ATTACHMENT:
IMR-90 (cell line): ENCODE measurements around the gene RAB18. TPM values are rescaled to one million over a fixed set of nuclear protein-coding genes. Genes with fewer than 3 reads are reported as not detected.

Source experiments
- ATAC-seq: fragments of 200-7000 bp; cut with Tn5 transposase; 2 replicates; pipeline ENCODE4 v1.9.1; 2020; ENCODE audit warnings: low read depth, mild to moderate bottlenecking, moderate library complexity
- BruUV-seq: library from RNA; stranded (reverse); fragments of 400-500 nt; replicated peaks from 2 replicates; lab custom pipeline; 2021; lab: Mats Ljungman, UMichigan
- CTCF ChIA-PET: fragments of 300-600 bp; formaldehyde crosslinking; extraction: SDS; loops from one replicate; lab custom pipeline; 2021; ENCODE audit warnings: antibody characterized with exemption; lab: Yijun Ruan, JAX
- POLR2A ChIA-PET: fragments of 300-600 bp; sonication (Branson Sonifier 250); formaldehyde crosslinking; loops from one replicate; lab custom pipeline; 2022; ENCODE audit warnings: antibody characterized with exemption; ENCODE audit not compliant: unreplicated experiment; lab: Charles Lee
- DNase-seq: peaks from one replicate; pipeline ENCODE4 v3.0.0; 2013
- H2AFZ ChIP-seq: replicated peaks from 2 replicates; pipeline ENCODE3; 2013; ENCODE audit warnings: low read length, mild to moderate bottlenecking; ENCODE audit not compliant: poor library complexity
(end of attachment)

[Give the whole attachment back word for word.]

IMR-90 (cell line): ENCODE measurements around the gene RAB18. TPM values are rescaled to one million over a fixed set of nuclear protein-coding genes. Genes with fewer than 3 reads are reported as not detected.

Source experiments
- ATAC-seq: fragments of 200-7000 bp; cut with Tn5 transposase; 2 replicates; pipeline ENCODE4 v1.9.1; 2020; ENCODE audit warnings: low read depth, mild to moderate bottlenecking, moderate library complexity
- BruUV-seq: library from RNA; stranded (reverse); fragments of 400-500 nt; replicated peaks from 2 replicates; lab custom pipeline; 2021; lab: Mats Ljungman, UMichigan
- CTCF ChIA-PET: fragments of 300-600 bp; formaldehyde crosslinking; extraction: SDS; loops from one replicate; lab custom pipeline; 2021; ENCODE audit warnings: antibody characterized with exemption; lab: Yijun Ruan, JAX
- POLR2A ChIA-PET: fragments of 300-600 bp; sonication (Branson Sonifier 250); formaldehyde crosslinking; loops from one replicate; lab custom pipeline; 2022; ENCODE audit warnings: antibody characterized with exemption; ENCODE audit not compliant: unreplicated experiment; lab: Charles Lee
- DNase-seq: peaks from one replicate; pipeline ENCODE4 v3.0.0; 2013
- H2AFZ ChIP-seq: replicated peaks from 2 replicates; pipeline ENCODE3; 2013; ENCODE audit warnings: low read length, mild to moderate bottlenecking; ENCODE audit not compliant: poor library complexity